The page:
Farm wives of long ago usually kept a flock of several score of hens. The biddies not only furnished fresh eggs for the family, but when there was a surplus the eggs could be sold to provide a little “walking-around money” for the lady.
The breeding season for most fowl begins in March and ends about mid-summer and it was during this period that the hen laid some 50 percent of the eggs she’d produce for the year, with production falling off sharply by winter. So during the laying season Grandma may have had surplus eggs to sell, but how was she to assure that there were eggs available during those winter months when Biddy slacked off and the kids and grandkids would be coming “over the river and through the woods” expecting all those delicious pies and puddings?
Over the centuries many methods of preserving eggs have been tried with varying degrees of success. One ancient method, still popular in eastern Asia, is the so-called “Century Eggs,” although these culinary delights seem to have never caught on in the rest of the world.
An 1820 book titled “The Husbandman and Housewife” tells us, Eggs may be preserved by anointing them with lard or any greasy or oily substance for months and some say years. The oily substance closes the pores, hinders the access of air and thus prevents putrefaction. They should be anointed soon after they are laid.
The “Kentucky Housewife,” published in 1839, stated that, Eggs will keep good for some time, buried in charcoal or wheat bran, after greasing them a little with mutton tallow; but the best way they can be preserved is in lime-water. To half a bushel of water add a little over a pint of unslaked lime and as much salt. When the whole is dissolved put in the eggs; be very particular that you do not put in one that is cracked as it will spoil the whole. If the eggs are fresh and whole, and water of the proper strength, it is said they will keep good for years.
In 1853, Lydia Child in her book, “The Frugal Housewife” writes: Eggs will keep almost any length of time in lime-water properly prepared. One pint of coarse salt and one pint of unslaked lime to a pailful of water. If there be too much lime it will eat the shells from the eggs; and if there be a single egg cracked it will spoil the whole. They should be covered with lime-water and kept in a cold place. The yolk becomes slightly red; but I have seen eggs thus kept, perfectly sweet and fresh at the end of three years.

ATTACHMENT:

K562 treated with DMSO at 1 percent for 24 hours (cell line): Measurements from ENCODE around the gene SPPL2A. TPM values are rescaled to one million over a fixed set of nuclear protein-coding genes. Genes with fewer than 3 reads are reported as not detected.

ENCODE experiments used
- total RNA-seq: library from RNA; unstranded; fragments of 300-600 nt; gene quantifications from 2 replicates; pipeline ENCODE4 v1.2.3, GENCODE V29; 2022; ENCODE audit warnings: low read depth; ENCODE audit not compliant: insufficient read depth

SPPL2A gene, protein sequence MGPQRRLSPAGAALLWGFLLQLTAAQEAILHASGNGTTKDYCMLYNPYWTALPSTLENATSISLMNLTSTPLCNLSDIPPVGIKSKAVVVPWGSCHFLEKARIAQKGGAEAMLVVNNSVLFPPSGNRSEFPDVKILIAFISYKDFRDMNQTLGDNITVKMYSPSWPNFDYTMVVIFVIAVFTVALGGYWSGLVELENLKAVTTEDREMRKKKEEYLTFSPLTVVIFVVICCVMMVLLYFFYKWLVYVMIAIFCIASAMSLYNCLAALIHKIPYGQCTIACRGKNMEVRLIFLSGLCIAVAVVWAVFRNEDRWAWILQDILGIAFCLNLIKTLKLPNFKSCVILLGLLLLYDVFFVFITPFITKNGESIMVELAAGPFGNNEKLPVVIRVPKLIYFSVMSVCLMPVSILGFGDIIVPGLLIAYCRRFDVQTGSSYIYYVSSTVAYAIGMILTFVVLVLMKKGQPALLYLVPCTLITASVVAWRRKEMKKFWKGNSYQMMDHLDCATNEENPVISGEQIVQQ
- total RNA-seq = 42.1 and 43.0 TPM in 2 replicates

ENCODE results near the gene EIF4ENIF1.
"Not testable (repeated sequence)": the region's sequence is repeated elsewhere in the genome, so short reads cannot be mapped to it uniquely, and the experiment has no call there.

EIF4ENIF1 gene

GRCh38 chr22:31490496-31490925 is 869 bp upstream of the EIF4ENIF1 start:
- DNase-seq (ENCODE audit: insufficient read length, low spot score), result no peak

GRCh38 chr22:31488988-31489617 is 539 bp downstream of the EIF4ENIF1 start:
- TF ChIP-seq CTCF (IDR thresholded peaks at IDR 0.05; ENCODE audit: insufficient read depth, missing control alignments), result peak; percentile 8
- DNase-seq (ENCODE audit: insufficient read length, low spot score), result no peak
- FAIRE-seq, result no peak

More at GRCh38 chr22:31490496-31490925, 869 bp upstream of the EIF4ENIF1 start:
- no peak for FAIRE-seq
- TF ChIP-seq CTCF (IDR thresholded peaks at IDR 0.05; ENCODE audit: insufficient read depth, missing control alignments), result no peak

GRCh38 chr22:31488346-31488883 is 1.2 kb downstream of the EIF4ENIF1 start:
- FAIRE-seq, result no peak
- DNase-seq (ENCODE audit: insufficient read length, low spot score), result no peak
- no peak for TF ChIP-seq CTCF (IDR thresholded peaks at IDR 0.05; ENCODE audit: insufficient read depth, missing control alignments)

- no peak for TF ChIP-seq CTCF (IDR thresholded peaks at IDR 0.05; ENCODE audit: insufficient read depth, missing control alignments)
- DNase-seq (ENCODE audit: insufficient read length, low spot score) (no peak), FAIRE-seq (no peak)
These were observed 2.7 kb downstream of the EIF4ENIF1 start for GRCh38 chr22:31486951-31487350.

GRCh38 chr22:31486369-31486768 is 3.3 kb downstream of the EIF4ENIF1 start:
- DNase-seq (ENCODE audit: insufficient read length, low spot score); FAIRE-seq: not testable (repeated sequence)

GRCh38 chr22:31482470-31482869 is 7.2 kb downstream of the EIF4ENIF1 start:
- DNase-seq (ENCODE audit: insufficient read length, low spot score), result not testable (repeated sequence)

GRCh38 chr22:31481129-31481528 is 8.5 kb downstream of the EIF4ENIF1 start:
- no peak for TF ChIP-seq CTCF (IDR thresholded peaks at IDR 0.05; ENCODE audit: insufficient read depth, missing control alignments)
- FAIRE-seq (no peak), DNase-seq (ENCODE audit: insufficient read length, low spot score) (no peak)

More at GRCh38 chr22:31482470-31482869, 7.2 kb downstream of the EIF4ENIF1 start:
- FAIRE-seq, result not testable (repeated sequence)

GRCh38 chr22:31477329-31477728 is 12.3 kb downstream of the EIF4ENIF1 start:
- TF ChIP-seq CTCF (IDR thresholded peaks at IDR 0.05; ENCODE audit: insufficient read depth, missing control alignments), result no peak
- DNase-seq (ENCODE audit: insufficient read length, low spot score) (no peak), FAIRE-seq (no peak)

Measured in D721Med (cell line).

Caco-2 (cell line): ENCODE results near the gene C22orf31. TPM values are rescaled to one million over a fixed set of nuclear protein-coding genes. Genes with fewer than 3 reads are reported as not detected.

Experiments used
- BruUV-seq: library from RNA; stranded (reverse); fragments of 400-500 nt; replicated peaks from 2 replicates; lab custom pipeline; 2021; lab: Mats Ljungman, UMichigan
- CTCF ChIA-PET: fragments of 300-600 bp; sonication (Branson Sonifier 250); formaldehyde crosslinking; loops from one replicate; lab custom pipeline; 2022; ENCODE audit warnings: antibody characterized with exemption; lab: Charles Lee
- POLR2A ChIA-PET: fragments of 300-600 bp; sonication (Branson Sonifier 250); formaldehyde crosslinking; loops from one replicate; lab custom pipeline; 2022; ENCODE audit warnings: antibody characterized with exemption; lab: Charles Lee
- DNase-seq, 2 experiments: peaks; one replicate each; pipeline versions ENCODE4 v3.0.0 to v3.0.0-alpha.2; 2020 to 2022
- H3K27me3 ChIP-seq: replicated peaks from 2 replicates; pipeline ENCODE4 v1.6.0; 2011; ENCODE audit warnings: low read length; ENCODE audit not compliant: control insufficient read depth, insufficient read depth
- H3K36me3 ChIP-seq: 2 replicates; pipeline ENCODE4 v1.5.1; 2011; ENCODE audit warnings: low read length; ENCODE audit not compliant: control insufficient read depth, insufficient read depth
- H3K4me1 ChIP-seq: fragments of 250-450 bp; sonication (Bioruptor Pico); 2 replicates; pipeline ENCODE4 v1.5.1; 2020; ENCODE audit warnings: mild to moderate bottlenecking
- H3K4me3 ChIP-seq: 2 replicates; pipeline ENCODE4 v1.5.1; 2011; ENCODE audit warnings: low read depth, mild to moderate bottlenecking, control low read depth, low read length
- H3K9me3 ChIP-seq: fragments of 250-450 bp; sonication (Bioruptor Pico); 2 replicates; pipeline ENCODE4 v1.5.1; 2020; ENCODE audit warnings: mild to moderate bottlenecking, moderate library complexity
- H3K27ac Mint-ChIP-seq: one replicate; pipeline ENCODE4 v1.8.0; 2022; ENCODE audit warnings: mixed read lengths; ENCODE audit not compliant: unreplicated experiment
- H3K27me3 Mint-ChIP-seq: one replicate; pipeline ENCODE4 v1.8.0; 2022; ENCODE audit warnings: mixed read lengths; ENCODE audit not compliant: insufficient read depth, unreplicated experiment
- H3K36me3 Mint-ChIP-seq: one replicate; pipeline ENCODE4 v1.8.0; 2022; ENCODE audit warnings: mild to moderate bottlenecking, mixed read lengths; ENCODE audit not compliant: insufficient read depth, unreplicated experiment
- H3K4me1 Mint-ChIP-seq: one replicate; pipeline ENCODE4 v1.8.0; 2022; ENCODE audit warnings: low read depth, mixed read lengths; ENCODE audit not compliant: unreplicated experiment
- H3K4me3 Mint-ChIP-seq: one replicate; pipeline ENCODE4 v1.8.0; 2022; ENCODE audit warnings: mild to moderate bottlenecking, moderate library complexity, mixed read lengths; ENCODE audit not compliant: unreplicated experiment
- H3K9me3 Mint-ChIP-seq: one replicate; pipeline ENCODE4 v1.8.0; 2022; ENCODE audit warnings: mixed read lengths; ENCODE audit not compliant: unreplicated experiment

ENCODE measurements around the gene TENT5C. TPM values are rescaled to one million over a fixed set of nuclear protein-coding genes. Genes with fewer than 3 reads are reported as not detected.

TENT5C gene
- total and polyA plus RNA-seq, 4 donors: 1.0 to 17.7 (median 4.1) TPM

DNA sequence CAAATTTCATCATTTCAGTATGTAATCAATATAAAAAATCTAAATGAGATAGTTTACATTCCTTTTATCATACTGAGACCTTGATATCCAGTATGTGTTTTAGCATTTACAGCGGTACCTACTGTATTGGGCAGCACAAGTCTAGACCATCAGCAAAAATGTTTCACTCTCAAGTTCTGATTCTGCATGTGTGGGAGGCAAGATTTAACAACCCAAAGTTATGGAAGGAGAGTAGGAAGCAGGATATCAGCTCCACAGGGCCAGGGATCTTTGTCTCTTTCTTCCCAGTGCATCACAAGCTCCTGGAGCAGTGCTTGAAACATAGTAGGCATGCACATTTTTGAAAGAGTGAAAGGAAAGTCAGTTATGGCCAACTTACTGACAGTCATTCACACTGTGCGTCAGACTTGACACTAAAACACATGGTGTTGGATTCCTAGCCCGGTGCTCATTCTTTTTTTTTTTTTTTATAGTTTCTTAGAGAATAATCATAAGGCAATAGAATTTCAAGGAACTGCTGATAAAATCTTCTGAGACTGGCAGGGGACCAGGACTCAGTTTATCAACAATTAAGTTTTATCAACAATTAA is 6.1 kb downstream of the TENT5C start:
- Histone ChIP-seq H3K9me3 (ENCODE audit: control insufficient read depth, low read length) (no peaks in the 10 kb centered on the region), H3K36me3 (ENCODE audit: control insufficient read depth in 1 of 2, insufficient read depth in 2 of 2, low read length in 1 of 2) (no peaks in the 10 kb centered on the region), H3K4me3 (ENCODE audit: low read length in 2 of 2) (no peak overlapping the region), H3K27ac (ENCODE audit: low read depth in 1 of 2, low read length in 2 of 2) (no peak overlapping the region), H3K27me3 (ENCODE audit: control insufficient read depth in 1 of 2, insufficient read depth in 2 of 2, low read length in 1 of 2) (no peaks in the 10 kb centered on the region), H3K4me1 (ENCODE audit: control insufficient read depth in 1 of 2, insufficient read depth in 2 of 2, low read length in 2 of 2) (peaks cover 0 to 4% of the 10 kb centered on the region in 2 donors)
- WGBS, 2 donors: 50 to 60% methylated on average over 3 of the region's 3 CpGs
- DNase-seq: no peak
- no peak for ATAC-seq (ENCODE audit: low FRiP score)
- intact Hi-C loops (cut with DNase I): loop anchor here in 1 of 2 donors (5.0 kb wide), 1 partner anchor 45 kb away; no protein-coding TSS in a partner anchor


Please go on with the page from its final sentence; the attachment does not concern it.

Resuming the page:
“The Philadelphia Housewife” wrote of another method in 1855; Get eggs as fresh as possible; put a layer of salt in a jar and then put in some eggs, the small end down, then another layer of salt and more eggs, taking care to not let the eggs touch each other. Set them in a dry cool place and they will keep all winter.
In 1918 the Agricultural Experiment Station at the University of Arkansas ran a series of exhaustive tests, preserving eggs in lime-water, dry salt, water glass, vaseline, and several commercial egg preservative products then on the market. After six or seven months in storage the eggs were sent to the Home Economics Department where they were fried, boiled, poached, baked in cakes and used in custards.
At the end of the tests, the commercial egg preservatives pretty much failed, with those eggs dark colored and often moldy inside, with watery whites and a sour, musty odor. The vaseline and salt methods, gave similar, although not so pronounced results. Lime-water preserved eggs gave good results except that the whites were thinner than fresh eggs and didn’t poach very well.
All the experiments indicated that preserving eggs in water glass gave the best and the longest-lasting results. Water glass, or sodium silicate, is a chemical compound of sodium oxide and silica that forms a glassy solid. Available in chunks or ground powders, the compound is soluble in water. A circular published in 1917 by the Experiment Station of the Utah Agricultural College gave the following instructions for preserving eggs in water glass.
Water glass can usually be obtained at any drug store and should not cost more than a dollar to a dollar and quarter a gallon. A gallon of water glass properly diluted and mixed should be enough to store 60 to 70 dozen eggs.
Boil 10 quarts of water for a few minutes and allow to become cold. Add one quart of good quality water glass and stir thoroughly. Water glass is heavier than water and will go to the bottom unless thoroughly mixed so let the mixture stand a short time and then give it another good brisk stirring. This should give enough to cover 15 to 20 dozen eggs, depending on the shape of the storage vessel and the way the eggs are packed into it. It may be more convenient to mix the solution, pour it into a good clean wood, glass or crockery vessel and then add the eggs, a few at a time, as they are gathered each day fresh from the nests. If an egg is cracked do not save as it will surely spoil. Use only fresh, clean, unwashed eggs, so be sure to keep your nests clean and free of broken eggs.
All eggs must be completely covered by the water glass as long as they are in storage. A good lid or cover on the containing vessel will help to prevent evaporation. If some of the liquid evaporates add more water.
When water glass eggs are to be boiled stick a needle through the shell at the large end of the egg to prevent the shell from breaking.
So ladies, aren’t supermarkets and refrigeration wonderful?